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Wednesday, 17 June 2009
Page: 6467

Mr McCLELLAND (Attorney-General) (6:14 PM) —Addressing the question from the member for Hasluck: yes, the government has made some significant enhancements to the subclass 410 visa to give greater assurance that the visa will be renewed and to reduce requirements for further retirement visas. There are currently about 8,200 retirement visa holders. Many have been here for more than 10 years and are valued members of the community. Retirement visas previously had to be renewed every four years and were subject to a limit of 20 hours work per week. Commencing in 2009-10, retirement visa holders will be able to renew their visas for 10 years and no work limitation will apply. The department is working to have these changes in place for a 1 July 2009 start date.

In addressing the member for Murray, I will talk about the issue of people-smuggling in response to the next two questions but I would refer her, in terms of the Living in Harmony project, to the fact that there is a national action plan to build on social cohesion, harmony and security that is administered by the Department of Immigration and Citizenship and known as the National Action Plan. Off the top of my head, I think it is some $40 million that has been allocated over a two-year period for that program. I would refer her to that.

In terms of the issue of education agents, and specifically the assertion that they perhaps could have prevented the violence against Indian students, I think, with respect, that that is drawing a long bow.

Dr Stone —That’s not what I said.

Mr McCLELLAND —I will let the member clarify that. But that they could have some role in helping to protect—I made a note of the words—is, I think, a very serious matter. The government has formed a task force to look at the issue. The Victorian government has called on police and prosecutors to redouble efforts and indeed to enforce greater sanctions and penalties in terms of imprisonment where the offence seems to be related to racial prejudice.

Currently there is at the federal level, as you would be aware, an offence of inciting violence against a group of individuals on the basis of their race, religion or ethnicity. As part of a response to recommendations of the Australian Law Reform Commission, the government is examining the possibility of amending that offence to include a criterion of inciting violence against an individual on the basis of that individual’s race, religion, ethnicity or nationality. These are things being considered in response to the guest worker issue. I would like to know the member for Murray’s position in respect to guest workers, quite frankly. There was considerable dissension within the opposition ranks as to whether they supported or did not support the program. I think a lot of interests in rural and regional Australia actually supported it. It is in fact a small, demand driven pilot program that may have the benefit of providing labour in those areas where it is required. I should emphasise that the precondition to anyone being engaged as a guest worker is that there is no local labour available, and that it cannot be used to undercut and undermine actual wage rates that are being paid in the area. There can be benefits all round if the program is successful. I stress that it is a demand driven pilot.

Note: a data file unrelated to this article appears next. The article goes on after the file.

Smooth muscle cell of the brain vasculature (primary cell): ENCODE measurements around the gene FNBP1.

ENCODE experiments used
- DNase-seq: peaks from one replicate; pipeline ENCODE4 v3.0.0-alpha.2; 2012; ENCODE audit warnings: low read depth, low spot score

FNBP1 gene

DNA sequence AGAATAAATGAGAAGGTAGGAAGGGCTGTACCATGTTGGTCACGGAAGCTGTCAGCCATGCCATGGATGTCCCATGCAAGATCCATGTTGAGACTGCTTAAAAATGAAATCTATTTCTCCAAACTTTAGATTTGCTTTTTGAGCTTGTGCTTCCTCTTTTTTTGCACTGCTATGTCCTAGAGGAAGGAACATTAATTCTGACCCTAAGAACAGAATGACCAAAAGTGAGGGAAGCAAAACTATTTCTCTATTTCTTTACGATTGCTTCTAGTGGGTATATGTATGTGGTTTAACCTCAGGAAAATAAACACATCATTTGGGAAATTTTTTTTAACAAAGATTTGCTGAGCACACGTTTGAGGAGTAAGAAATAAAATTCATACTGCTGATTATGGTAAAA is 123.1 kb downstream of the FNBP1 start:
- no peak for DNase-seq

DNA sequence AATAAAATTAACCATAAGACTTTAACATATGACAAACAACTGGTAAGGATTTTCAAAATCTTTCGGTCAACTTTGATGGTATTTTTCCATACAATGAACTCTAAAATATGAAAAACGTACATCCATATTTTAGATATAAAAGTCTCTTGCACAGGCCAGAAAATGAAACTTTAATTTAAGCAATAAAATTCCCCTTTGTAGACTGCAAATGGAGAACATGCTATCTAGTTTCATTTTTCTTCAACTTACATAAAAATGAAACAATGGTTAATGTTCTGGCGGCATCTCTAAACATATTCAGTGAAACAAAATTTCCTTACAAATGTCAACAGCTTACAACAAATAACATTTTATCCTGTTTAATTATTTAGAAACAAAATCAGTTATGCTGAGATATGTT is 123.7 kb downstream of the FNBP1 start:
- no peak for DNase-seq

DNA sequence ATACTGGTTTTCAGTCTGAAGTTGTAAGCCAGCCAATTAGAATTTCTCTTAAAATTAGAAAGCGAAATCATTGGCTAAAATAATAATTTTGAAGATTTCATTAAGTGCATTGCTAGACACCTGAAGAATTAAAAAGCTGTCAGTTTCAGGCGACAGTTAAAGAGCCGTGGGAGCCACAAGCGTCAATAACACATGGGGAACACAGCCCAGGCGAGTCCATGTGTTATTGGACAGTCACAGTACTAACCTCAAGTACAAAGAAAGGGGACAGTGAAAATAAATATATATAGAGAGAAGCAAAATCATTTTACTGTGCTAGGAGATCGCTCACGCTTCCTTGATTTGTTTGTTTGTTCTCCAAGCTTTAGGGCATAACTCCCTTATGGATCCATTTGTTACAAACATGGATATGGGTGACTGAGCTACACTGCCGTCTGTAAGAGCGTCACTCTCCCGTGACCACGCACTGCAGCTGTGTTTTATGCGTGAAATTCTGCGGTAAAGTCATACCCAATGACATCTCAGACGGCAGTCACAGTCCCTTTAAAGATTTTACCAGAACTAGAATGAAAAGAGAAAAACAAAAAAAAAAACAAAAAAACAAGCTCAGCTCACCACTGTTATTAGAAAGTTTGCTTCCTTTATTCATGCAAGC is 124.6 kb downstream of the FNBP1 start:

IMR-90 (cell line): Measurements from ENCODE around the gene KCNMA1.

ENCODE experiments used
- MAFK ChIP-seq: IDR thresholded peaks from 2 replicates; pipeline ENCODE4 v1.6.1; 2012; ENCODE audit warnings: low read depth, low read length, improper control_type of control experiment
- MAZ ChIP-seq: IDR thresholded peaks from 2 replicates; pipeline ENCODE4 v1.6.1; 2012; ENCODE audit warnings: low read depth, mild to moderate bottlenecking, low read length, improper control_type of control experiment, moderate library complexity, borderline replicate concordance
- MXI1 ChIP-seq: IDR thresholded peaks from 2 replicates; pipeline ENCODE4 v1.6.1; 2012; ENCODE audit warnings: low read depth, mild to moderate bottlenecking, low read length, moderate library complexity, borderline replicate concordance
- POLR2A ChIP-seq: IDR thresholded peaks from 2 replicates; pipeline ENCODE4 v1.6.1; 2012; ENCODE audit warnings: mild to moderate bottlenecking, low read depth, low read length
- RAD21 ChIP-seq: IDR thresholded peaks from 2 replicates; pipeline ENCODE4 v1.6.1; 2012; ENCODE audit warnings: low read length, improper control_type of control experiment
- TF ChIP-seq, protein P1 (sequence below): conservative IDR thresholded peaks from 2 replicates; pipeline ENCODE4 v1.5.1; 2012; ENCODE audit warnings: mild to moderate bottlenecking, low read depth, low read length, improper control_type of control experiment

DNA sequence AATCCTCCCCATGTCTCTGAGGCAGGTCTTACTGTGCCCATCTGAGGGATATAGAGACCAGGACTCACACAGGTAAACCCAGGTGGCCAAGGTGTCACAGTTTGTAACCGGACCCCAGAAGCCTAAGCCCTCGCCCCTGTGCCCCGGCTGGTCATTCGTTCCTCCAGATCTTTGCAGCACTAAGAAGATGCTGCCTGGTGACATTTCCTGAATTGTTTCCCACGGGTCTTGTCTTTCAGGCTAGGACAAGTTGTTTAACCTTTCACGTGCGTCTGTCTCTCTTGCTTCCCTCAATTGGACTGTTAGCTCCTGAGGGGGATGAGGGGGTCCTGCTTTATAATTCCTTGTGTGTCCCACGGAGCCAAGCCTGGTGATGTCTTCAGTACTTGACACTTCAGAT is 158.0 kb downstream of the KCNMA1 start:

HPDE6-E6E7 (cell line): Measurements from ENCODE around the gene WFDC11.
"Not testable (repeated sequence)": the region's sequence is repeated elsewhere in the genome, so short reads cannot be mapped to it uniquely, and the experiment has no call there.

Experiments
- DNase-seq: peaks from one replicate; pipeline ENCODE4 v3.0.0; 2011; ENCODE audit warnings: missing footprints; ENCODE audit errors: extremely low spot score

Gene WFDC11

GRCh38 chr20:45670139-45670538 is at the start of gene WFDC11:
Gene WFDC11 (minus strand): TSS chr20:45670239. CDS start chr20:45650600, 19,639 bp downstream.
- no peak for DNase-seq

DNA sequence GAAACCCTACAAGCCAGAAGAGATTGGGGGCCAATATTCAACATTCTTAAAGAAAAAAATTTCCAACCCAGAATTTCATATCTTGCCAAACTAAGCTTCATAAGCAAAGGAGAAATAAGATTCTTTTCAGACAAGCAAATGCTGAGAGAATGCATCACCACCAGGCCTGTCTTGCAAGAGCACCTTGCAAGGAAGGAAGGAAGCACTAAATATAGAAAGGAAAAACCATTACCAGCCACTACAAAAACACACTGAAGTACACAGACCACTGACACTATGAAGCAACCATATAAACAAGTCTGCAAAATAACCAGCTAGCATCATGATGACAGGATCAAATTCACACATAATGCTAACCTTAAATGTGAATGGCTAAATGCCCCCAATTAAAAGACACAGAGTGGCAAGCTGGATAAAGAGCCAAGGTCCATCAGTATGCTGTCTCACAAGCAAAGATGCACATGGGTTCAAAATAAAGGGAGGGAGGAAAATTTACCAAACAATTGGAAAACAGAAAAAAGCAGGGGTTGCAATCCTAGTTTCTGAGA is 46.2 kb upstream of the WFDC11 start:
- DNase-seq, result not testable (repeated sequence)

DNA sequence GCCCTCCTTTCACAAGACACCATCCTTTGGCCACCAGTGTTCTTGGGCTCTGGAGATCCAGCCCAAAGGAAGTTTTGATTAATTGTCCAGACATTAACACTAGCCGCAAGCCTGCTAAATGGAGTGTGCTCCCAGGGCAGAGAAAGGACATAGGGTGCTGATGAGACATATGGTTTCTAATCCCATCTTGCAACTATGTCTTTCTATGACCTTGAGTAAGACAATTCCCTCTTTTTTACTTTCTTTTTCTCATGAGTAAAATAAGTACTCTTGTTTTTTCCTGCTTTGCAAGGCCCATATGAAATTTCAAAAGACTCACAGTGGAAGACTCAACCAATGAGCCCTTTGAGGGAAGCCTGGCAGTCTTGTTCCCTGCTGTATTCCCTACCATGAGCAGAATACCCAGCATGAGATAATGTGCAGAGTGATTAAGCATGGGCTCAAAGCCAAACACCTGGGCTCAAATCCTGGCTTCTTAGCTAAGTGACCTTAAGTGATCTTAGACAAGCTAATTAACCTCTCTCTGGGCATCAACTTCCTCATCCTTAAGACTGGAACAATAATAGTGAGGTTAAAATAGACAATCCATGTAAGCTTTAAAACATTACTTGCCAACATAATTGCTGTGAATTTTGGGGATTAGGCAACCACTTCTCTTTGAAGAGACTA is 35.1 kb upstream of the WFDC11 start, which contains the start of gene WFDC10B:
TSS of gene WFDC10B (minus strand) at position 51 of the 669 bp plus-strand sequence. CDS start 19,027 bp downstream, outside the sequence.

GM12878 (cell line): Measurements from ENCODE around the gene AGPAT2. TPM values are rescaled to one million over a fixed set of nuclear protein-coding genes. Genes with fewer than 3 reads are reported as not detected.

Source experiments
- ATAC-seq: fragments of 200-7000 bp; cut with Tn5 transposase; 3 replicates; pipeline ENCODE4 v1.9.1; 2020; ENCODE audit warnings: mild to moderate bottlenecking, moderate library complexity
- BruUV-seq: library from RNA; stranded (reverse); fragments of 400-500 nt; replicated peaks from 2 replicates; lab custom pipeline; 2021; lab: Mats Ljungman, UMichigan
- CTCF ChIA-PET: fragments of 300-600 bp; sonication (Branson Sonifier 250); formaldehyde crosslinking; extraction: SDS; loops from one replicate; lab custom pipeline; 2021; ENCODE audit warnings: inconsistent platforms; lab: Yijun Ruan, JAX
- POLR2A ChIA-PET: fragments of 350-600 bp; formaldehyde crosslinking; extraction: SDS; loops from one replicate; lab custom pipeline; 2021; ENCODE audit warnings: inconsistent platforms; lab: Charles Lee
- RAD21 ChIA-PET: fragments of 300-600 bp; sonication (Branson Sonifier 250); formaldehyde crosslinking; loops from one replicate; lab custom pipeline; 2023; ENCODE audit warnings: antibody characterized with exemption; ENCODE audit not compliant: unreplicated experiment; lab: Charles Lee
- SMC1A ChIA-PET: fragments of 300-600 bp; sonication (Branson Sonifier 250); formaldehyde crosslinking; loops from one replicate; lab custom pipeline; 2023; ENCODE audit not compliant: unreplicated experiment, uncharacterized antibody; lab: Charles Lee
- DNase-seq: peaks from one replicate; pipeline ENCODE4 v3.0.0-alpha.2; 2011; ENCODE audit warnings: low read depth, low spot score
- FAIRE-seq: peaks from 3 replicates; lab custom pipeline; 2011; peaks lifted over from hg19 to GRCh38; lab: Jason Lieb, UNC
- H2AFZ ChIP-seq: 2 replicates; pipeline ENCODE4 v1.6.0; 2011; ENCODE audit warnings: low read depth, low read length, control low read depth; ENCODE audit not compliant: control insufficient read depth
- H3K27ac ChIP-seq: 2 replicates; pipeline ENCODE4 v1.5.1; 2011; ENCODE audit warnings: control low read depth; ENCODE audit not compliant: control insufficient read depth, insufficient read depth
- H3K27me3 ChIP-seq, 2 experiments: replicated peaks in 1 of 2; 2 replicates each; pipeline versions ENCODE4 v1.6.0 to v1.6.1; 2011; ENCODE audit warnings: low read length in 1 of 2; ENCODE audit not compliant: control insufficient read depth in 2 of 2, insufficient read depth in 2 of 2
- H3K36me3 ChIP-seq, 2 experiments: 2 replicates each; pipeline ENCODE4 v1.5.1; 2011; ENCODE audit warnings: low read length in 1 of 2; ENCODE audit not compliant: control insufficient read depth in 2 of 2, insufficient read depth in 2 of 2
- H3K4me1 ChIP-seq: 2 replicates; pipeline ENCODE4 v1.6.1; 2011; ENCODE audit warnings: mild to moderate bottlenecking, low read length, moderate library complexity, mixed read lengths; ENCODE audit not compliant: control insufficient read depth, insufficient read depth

In terms of people-smuggling, the government is seriously committed to addressing the issue. It is, as I have mentioned, committing $654 million to it. The government does, in fact, have a ministerial task force, one that is supported also by senior public servants in key agencies, in order to enhance our response to the issue of people-smuggling. There is, in particular, enhanced aerial surveillance and enhanced maritime surveillance, but there are also significant programs for engagement and capacity building at both a law-enforcement and intelligence prosecution level. There is also, of course, capacity to extradite those people so that they can come and face the justice system where that is established in Australia.